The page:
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Tekoa

Hebrew: תְּקוֹעַ‬

also known as: tekoah, Teqoa

Meaning: a stockade, or pitching of tents, or fastening down

This was the name of a town of Judah, about 12 miles south of Jerusalem, and visible from the city.

From this place Joab procured a “wise woman,” who pretended to be in great affliction, and skilfully made her case known to David. Her address to the king was in the form of an apologue (allegorical narrative meant to convery a moral), similar to that of Nathan (2 Samuel 12:1-6). The object of Joab was, by the intervention of this woman, to induce David to bring back Absalom to Jerusalem (2 Samuel 14:2, 4, 9).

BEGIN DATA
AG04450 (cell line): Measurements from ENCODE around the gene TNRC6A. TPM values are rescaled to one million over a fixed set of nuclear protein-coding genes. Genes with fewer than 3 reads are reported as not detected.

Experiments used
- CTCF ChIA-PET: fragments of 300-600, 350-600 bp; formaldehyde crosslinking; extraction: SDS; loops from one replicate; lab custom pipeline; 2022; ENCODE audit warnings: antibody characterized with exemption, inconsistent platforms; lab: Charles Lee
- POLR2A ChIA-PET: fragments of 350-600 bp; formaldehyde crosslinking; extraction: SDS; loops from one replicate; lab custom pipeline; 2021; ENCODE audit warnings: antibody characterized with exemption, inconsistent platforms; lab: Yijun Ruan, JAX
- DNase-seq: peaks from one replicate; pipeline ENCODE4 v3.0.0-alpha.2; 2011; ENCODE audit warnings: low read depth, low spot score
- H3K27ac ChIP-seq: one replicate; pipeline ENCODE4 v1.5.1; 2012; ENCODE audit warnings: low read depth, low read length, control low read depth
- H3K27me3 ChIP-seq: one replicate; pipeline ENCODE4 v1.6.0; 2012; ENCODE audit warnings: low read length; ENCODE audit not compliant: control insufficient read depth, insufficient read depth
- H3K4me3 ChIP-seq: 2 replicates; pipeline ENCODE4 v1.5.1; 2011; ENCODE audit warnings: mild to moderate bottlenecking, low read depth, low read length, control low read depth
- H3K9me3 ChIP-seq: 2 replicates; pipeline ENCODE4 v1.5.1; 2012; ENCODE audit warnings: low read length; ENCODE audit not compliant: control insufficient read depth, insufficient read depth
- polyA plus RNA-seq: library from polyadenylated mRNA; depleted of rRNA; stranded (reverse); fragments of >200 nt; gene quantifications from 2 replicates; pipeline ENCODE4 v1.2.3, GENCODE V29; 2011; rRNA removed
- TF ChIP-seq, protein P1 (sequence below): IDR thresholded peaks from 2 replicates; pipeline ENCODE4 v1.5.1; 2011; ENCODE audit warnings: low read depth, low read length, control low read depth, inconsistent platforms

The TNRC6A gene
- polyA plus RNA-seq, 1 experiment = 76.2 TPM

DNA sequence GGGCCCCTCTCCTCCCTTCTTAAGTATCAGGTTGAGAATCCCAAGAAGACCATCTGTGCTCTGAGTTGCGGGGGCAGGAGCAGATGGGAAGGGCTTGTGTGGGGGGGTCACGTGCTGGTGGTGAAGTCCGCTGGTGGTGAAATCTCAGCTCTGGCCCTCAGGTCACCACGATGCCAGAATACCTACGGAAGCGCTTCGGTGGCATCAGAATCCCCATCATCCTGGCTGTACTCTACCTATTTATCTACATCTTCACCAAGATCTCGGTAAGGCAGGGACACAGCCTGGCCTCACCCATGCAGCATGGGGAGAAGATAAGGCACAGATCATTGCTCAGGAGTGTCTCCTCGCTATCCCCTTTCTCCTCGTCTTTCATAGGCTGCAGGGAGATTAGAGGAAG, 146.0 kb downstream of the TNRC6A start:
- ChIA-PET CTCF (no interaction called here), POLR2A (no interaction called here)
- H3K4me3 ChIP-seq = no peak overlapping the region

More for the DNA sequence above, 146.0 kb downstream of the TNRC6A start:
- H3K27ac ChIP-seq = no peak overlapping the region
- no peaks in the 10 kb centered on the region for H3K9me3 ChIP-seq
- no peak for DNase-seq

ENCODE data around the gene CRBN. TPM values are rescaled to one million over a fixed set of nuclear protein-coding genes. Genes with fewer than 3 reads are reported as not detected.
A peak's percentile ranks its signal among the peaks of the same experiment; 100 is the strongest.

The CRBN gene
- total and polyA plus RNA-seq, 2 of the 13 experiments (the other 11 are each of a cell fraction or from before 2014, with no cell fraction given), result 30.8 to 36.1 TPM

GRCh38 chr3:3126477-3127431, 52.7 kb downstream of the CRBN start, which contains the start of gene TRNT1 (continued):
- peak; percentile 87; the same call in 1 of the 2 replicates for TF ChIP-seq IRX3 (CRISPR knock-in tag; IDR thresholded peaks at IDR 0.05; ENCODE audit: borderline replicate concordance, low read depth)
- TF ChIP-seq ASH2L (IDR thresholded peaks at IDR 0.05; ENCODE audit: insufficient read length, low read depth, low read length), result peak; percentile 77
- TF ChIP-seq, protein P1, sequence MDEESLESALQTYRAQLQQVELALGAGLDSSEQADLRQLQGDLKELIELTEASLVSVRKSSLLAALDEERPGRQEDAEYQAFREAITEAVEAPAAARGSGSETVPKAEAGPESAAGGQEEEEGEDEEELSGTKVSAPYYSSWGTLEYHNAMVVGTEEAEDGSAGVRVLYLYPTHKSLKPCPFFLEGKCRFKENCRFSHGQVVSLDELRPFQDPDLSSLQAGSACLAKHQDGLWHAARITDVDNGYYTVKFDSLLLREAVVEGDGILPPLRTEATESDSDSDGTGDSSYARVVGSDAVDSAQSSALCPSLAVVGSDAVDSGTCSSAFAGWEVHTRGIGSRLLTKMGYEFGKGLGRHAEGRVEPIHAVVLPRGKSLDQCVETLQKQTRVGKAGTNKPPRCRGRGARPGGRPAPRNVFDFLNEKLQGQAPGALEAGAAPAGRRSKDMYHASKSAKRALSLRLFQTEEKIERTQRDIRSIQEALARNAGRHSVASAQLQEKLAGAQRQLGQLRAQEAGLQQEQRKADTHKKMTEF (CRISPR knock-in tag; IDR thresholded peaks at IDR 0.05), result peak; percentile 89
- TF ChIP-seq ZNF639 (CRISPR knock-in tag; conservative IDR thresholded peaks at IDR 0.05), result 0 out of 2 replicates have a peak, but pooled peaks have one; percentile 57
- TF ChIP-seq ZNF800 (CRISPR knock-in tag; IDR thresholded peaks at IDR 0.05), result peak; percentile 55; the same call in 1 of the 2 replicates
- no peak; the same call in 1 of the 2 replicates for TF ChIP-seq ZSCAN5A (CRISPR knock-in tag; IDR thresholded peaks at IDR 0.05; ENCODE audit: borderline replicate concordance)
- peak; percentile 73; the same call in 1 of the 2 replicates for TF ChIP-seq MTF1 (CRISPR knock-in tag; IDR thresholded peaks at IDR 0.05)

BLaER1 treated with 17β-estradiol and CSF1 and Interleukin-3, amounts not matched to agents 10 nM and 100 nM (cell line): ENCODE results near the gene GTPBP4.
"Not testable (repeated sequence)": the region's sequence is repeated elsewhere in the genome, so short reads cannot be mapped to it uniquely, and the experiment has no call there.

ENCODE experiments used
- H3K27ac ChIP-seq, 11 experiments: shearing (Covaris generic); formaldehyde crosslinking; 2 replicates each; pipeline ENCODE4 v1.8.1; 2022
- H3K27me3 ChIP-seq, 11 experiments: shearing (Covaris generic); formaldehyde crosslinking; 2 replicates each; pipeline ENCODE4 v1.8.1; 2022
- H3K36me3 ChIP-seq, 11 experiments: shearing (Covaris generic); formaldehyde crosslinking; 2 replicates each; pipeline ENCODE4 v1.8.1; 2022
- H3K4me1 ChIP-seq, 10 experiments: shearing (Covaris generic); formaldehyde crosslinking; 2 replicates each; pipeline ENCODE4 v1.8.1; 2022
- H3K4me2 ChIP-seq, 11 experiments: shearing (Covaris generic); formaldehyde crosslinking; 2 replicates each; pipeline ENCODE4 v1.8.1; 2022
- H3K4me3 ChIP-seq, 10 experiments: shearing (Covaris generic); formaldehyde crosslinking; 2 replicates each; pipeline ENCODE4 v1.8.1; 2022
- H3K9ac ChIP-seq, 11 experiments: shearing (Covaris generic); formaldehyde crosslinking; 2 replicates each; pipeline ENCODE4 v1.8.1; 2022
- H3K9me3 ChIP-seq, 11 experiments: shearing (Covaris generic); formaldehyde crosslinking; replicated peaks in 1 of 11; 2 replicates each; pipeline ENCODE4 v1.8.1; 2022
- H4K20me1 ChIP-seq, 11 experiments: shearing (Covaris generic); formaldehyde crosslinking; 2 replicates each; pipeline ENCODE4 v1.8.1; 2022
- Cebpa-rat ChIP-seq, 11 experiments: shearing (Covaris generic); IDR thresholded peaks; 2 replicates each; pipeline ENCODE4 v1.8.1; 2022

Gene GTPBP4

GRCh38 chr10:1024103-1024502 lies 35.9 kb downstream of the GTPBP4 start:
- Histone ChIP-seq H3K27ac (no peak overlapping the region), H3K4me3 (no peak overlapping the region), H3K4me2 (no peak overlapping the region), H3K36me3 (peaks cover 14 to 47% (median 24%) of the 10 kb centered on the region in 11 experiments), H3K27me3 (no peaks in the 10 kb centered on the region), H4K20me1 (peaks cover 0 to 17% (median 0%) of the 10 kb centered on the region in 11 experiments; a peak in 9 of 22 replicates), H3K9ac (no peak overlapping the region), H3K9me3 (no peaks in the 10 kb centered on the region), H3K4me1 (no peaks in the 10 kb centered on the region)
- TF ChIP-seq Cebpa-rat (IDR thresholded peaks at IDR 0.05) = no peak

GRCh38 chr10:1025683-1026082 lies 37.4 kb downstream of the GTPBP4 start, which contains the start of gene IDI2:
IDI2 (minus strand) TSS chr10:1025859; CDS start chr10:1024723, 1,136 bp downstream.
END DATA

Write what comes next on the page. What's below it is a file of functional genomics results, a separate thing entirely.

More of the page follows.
This was also the birthplace of the prophet Amos (1:1).

The town was famous for its oil. Bethlehem is 5 miles north of the town.

It is now the village of Tuqu' (Tekû'a or Teku'a), 5 miles south of Bethlehem, and close to Beth-haccerem (“Herod’s mountain,” on which was the Herodium/Herodion—the palace of Herod the Great). Nearby is the modern Israeli settlement of Tekoa, Gush Etzion.

Modern Tuqu' and Tekoa—satellite view